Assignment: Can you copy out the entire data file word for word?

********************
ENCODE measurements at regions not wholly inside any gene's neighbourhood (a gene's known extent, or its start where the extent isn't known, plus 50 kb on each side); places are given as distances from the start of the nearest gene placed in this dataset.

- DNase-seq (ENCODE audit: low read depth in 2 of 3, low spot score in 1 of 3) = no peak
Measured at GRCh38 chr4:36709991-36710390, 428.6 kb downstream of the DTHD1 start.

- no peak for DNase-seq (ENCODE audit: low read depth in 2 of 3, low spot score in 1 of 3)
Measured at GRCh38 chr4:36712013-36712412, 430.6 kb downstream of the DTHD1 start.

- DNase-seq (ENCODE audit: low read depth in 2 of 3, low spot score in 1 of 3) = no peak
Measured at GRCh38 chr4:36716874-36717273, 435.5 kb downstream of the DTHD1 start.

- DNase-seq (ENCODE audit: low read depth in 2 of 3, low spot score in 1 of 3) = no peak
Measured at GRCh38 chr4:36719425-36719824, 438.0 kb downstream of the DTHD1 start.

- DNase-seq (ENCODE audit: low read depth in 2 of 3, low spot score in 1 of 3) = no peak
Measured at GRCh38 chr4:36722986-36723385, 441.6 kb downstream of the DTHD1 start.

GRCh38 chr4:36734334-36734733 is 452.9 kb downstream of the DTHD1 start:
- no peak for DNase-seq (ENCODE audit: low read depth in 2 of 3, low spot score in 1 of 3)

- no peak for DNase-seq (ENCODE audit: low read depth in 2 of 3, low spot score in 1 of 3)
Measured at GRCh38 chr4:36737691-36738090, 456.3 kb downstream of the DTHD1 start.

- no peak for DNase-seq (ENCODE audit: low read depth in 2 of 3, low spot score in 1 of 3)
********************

ENCODE measurements at regions not wholly inside any gene's neighbourhood (a gene's known extent, or its start where the extent isn't known, plus 50 kb on each side); places are given as distances from the start of the nearest gene placed in this dataset.

- DNase-seq (ENCODE audit: low read depth in 2 of 3, low spot score in 1 of 3) = no peak
Measured at GRCh38 chr4:36709991-36710390, 428.6 kb downstream of the DTHD1 start.

- no peak for DNase-seq (ENCODE audit: low read depth in 2 of 3, low spot score in 1 of 3)
Measured at GRCh38 chr4:36712013-36712412, 430.6 kb downstream of the DTHD1 start.

- DNase-seq (ENCODE audit: low read depth in 2 of 3, low spot score in 1 of 3) = no peak
Measured at GRCh38 chr4:36716874-36717273, 435.5 kb downstream of the DTHD1 start.

- DNase-seq (ENCODE audit: low read depth in 2 of 3, low spot score in 1 of 3) = no peak
Measured at GRCh38 chr4:36719425-36719824, 438.0 kb downstream of the DTHD1 start.

- DNase-seq (ENCODE audit: low read depth in 2 of 3, low spot score in 1 of 3) = no peak
Measured at GRCh38 chr4:36722986-36723385, 441.6 kb downstream of the DTHD1 start.

GRCh38 chr4:36734334-36734733 is 452.9 kb downstream of the DTHD1 start:
- no peak for DNase-seq (ENCODE audit: low read depth in 2 of 3, low spot score in 1 of 3)

- no peak for DNase-seq (ENCODE audit: low read depth in 2 of 3, low spot score in 1 of 3)
Measured at GRCh38 chr4:36737691-36738090, 456.3 kb downstream of the DTHD1 start.

- no peak for DNase-seq (ENCODE audit: low read depth in 2 of 3, low spot score in 1 of 3)